Talks on averting a nationwide rail stoppage are due to take place on Monday, with both sides steeling themselves for the sector’s biggest strike in a generation.
In an indication of the UK government’s low expectations over the rail negotiations and the prospect of other industrial action over the summer, Kwasi Kwarteng, business secretary, plans this week to scrap a legal ban on the use of temporary workers to replace striking staff.
The government is braced for a summer of discontent, with unions taking steps towards industrial action on behalf of workers ranging from doctors, nurses, local government staff and traffic wardens to barristers and postal workers.
Although the Rail Delivery Group, an industry body, said talks would take place with the RMT union on Monday, both sides are continuing preparations for the strike.
“We still hope to try and avoid it,” said Steve Montgomery, the group’s chair, told the BBC. “We are obviously speaking to the trade unions today again but we need to try to work together to try to stop this.”
On Tuesday, 40,000 Network Rail staff at 13 train operators are due to walk out over pay and redundancy disputes, with subsequent stoppages on Thursday and Saturday.
Disruption is expected on all of the UK’s major train lines, including LNER, Avanti West Coast and many commuter railways, as well as the London Underground. It is likely to persist on days between the official strikes.
In a bid to reduce the impact, Kwarteng is set to repeal the 1973 prohibition on using agency staff, by approving so-called secondary legislation. These are laws a minister can approve because of powers delegated to them by other acts of parliament.
But while rail groups have welcomed the plan to junk the 1973 law — an unfulfilled 2015 Conservative manifesto pledge — the step is only likely to ease the pressure on staff shortages in low skilled roles such as cleaners and station staff. It would only take effect in mid-July.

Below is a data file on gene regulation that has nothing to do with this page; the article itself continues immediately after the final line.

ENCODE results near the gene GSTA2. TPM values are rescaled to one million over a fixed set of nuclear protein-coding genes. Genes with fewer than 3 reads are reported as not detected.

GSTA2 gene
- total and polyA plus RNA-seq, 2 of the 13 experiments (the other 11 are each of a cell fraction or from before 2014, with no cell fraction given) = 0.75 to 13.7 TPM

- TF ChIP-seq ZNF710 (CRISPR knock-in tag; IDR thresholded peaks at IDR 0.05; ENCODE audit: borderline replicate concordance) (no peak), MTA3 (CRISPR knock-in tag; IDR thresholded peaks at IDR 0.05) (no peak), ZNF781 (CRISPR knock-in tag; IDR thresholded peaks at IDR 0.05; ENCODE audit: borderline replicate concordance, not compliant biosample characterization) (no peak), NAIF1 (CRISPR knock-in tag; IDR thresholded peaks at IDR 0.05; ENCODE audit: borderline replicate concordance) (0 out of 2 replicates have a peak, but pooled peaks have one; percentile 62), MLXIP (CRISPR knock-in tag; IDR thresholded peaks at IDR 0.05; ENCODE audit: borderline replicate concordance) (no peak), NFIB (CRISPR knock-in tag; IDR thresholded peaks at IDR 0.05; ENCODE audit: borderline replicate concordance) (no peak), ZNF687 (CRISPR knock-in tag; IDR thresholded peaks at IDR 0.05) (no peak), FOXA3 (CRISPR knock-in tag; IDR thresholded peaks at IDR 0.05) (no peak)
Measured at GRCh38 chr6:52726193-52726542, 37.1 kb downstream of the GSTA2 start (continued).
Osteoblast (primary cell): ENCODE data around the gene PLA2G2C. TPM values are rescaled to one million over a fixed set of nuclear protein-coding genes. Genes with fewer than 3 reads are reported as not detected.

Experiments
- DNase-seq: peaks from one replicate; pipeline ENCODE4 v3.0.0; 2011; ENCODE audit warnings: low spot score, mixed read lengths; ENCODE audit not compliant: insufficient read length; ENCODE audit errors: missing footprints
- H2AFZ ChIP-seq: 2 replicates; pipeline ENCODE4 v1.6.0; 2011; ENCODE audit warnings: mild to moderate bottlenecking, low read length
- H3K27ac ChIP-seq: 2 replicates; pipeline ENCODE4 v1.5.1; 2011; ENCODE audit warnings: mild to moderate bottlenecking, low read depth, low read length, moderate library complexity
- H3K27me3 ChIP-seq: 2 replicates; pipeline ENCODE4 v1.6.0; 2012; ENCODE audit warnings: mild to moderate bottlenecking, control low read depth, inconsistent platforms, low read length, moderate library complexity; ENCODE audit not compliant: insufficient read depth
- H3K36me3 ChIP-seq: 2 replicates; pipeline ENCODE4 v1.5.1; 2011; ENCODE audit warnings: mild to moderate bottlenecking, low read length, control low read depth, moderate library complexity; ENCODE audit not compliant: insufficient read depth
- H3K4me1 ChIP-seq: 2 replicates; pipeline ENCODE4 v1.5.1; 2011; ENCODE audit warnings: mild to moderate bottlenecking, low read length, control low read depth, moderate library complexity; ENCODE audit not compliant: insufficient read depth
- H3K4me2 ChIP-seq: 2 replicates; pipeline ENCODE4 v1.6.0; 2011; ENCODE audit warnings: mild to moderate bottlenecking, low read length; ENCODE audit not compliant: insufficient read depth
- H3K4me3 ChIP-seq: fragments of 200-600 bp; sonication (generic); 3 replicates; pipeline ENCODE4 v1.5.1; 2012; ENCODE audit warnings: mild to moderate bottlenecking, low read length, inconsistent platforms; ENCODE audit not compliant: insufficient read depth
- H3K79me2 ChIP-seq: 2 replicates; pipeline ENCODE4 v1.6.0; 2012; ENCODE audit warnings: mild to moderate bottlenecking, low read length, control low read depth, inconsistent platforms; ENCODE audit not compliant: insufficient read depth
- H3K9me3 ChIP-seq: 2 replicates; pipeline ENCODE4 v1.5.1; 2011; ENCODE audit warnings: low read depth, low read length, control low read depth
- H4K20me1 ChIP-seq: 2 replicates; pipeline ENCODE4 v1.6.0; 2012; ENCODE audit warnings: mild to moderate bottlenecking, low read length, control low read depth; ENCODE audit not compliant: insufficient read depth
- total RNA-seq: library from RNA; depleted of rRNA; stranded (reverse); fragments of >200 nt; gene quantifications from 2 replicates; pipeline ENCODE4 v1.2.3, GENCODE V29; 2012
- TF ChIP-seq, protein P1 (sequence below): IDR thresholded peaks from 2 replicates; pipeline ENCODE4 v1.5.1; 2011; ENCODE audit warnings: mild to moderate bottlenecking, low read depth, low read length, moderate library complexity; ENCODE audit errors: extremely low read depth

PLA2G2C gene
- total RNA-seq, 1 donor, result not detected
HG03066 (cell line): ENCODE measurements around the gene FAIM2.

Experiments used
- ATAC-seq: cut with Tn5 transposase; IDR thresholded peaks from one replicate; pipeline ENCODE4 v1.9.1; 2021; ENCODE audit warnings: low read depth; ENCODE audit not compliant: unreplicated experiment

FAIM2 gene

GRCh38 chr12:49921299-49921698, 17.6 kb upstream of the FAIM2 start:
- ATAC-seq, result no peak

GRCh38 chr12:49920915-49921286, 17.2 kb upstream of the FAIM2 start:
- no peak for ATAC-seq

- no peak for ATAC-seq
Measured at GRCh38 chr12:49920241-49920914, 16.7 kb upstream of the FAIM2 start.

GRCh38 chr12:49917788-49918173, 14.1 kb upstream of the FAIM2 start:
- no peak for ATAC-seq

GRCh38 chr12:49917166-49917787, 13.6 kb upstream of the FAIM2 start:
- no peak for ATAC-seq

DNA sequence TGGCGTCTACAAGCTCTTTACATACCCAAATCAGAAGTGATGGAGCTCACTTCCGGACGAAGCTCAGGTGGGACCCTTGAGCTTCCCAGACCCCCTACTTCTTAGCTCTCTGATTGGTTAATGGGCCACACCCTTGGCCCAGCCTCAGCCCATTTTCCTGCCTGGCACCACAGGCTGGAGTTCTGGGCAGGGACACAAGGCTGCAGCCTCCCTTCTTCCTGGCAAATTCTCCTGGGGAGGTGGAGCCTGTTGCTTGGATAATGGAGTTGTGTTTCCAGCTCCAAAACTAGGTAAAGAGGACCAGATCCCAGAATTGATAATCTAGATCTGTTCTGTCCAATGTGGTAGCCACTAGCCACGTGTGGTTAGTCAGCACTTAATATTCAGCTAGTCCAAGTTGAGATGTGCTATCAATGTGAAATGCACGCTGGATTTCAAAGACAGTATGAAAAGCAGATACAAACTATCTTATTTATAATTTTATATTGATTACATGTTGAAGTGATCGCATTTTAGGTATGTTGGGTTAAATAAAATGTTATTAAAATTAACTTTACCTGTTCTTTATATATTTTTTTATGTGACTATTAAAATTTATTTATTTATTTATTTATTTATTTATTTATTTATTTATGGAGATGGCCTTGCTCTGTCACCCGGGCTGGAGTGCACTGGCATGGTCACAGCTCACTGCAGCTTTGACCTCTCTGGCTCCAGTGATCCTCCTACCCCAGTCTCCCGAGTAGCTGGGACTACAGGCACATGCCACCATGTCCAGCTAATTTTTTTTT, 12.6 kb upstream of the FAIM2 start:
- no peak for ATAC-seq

The RMT said it would be impossible to run the network with agency workers, particularly because the greatest disruption is set to be caused by a walkout by signalling staff, who are not easily replaced.
Mick Lynch, RMT general secretary, said it would be “absolutely impossible” to use agency workers to keep the railway running.
The union emphasises that because the greatest disruption is set to be caused by a walkout by signalling staff, who are not easily replaced. It warns the strike — the biggest for more than 30 years — will continue until its pay demands are met. The RMT’s members voted for a six-month strike mandate in May, leaving the possibility of more strikes in the summer and autumn.
But ministers are seeking to hold public sector pay rises to as little as 2 per cent even though the Bank of England forecasts inflation will top 11 per cent by October. Simon Clarke, chief secretary to the Treasury, insisted that the government wanted a “sensible” pay increase: “No one is suggesting there’s some kind of pay freeze required here,” he told BBC Breakfast on Monday morning.
He apologised for the “misery” facing commuters and insisted the government was not actively looking for a fight with the trade unions.
“Ultimately this is a matter between the employers, the train operating companies and Network Rail, and the trade unions and the government doesn’t sit directly as a part of those talks,” Clarke said.
Grant Shapps, transport secretary, has accused the RMT of “gunning” for strikes that would be “punishing millions of innocent people, instead of calmly discussing the sensible and necessary reforms we need to make in order to protect our rail network”.
The opposition Labour party has demanded the government hold last-ditch talks with the unions to avert strike action.
Louise Haigh, shadow transport secretary, told BBC Radio 4’s Today programme that the government had failed to set a negotiating mandate for the employers.
“Not only are they boycotting the talks, they are actually hobbling them . . . it is imperative that they step in.”
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